By using activation/recognition stochastic grammars with swarming patterns, it is possible to include learning in the model. By combining self-description with these properties, learning extends from simple patterns to patterns of patterns, allowing the treatment of consistency checking as yet another pattern.

Stochastic grammars can both describe patterns and generate new ones, using a combinatorial learning process that allows varying patterns for purpose. New patterns are modifications of existing ones, which expresses Kurzweil's metaphoric model of discovery.


I now discuss in regards to validation three claims of the new theory, which are: patterns are governing throughout; activation and recognition share descriptions; and patterns are self-describing. In terms of neural computation, the algebra is that of stochastic grammars; neural circuits implement their rules; and computation stems from recursively nested descriptions.

Back-propagation (LeCun et al., 1998) and spiking (Maass, 1997) networks are perhaps paragons of current computational artificial neural networks. The former provides strong results on recognition benchmarks while aiming at biological plausibility (Bengio et al., 2015); the latter roots more in biology while aiming at matching the former in performance (Schmidhuber, 2015). Neither addresses acquisition/recognition symmetry nor self-description.

I suggest, however, that acquisition/recognition symmetry and self-description are not in conflict with current artificial networks, but are rather complimentary to them, so that the way forward may be a mix of current practice blended with the new requirements. Another possibility is that a new brand of analytical (Carpenter and Grossberg, 1987; Herbort and Butz, 2012) neural networks based on stochastic grammars and their distributional and sampling properties emerges with millions of diachronically and synchronically learned patterns (Rodríguez-Sánchez et al., 2015). Additionally, the same principles can be applied to structuring biological artificial neural networks (Markram, 2012).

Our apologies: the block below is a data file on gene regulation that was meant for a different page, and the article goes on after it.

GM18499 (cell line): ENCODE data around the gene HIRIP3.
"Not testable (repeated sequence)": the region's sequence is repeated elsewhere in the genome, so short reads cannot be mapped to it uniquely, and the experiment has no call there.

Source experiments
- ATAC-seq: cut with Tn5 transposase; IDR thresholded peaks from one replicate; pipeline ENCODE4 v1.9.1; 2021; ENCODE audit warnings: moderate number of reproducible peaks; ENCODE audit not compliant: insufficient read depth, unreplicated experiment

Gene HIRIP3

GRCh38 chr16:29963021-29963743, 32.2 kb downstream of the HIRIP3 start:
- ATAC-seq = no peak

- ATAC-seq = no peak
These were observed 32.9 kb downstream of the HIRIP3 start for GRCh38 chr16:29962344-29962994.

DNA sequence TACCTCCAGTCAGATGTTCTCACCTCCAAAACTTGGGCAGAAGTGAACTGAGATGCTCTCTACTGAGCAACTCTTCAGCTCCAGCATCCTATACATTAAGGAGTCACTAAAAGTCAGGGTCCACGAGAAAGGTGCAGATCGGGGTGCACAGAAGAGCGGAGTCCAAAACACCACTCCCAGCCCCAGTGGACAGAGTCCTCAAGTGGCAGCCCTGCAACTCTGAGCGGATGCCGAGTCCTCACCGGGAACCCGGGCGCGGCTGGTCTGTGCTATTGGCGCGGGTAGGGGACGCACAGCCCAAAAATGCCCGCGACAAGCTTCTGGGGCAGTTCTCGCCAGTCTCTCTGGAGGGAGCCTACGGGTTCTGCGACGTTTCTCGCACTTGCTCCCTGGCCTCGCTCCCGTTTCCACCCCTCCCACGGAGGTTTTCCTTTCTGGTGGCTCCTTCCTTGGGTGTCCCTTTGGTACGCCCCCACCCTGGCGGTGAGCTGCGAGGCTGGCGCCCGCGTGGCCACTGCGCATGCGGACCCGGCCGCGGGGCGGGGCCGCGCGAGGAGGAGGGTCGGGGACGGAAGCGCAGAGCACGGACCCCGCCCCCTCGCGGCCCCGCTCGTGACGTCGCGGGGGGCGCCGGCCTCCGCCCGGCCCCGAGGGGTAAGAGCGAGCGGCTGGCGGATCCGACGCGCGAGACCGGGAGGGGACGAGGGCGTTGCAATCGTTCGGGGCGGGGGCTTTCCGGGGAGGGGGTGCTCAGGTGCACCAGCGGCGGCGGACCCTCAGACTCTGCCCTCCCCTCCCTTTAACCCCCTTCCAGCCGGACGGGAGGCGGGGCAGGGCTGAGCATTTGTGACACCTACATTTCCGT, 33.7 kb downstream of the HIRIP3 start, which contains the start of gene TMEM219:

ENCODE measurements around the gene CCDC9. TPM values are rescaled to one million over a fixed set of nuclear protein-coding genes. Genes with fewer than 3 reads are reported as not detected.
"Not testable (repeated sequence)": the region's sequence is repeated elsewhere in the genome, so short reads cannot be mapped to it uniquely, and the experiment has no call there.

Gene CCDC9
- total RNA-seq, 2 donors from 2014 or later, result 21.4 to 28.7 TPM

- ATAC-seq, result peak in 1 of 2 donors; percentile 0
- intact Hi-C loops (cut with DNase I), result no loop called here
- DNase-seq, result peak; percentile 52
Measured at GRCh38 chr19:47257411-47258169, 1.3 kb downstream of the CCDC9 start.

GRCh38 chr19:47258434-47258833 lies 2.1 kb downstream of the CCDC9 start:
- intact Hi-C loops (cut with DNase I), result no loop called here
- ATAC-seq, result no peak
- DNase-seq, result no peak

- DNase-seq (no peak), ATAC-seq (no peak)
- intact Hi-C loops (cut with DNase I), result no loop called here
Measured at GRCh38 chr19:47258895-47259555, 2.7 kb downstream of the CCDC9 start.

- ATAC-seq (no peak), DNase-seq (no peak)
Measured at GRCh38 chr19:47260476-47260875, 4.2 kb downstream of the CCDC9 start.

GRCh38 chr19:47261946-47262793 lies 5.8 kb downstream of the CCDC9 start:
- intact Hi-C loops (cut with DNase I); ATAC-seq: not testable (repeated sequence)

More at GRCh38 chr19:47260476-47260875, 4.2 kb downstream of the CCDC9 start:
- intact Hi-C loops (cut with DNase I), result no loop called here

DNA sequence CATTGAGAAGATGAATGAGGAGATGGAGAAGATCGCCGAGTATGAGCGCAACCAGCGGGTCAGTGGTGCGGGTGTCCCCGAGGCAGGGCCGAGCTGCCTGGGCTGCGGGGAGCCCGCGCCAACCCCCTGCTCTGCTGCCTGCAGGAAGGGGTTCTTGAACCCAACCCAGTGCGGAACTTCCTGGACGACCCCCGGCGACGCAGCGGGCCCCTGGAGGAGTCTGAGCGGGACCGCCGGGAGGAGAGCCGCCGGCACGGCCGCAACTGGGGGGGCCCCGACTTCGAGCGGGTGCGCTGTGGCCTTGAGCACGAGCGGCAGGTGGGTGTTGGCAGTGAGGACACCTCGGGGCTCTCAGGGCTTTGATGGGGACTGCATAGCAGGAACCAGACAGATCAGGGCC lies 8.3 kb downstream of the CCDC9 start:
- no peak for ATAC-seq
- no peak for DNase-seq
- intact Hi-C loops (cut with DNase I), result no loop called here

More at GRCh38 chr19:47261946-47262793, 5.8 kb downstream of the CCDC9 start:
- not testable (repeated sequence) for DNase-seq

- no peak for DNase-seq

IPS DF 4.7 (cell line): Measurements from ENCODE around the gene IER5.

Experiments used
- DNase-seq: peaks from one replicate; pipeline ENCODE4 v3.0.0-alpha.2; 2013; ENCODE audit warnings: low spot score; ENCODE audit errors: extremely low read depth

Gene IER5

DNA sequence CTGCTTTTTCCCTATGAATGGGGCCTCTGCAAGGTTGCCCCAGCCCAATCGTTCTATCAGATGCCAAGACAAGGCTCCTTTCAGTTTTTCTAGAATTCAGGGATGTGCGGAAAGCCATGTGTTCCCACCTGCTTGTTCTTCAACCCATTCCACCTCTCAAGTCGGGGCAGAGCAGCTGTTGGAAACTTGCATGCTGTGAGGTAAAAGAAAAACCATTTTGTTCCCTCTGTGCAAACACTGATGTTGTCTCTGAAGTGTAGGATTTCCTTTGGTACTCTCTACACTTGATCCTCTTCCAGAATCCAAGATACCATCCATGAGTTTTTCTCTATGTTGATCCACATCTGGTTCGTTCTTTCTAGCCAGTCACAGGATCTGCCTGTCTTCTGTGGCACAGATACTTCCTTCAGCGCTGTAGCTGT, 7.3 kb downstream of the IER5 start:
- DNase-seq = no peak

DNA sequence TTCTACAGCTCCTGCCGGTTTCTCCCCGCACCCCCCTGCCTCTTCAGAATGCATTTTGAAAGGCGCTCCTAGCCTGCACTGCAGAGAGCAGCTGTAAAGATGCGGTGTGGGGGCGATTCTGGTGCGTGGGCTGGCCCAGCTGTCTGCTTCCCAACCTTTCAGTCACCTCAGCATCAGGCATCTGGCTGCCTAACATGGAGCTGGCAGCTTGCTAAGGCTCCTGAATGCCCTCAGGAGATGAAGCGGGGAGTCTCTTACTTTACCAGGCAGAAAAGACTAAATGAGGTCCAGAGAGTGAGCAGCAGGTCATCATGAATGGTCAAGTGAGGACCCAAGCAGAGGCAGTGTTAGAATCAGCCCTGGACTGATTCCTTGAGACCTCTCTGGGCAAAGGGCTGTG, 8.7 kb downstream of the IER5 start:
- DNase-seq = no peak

The symmetry of activation and recognition has been theorized in particular with the introduction of common coding (Prinz, 1990), and of a shared circuit model (Hurley, 2007) supported by the discovery of mirror neurons (Gallese et al., 1996). The new theory supports activation and recognition sharing a same circuit as well as them sharing a same description but with different circuitry. It can therefore be proposed as an underlying formalism for both common coding (same description) and the shared circuit model (same circuit). Neurophysiological evidence for these models would then favor the new theory as well. Nevertheless, I think that definite validation entails mapping the circuitry presented in this paper (Mikula and Denk, 2015).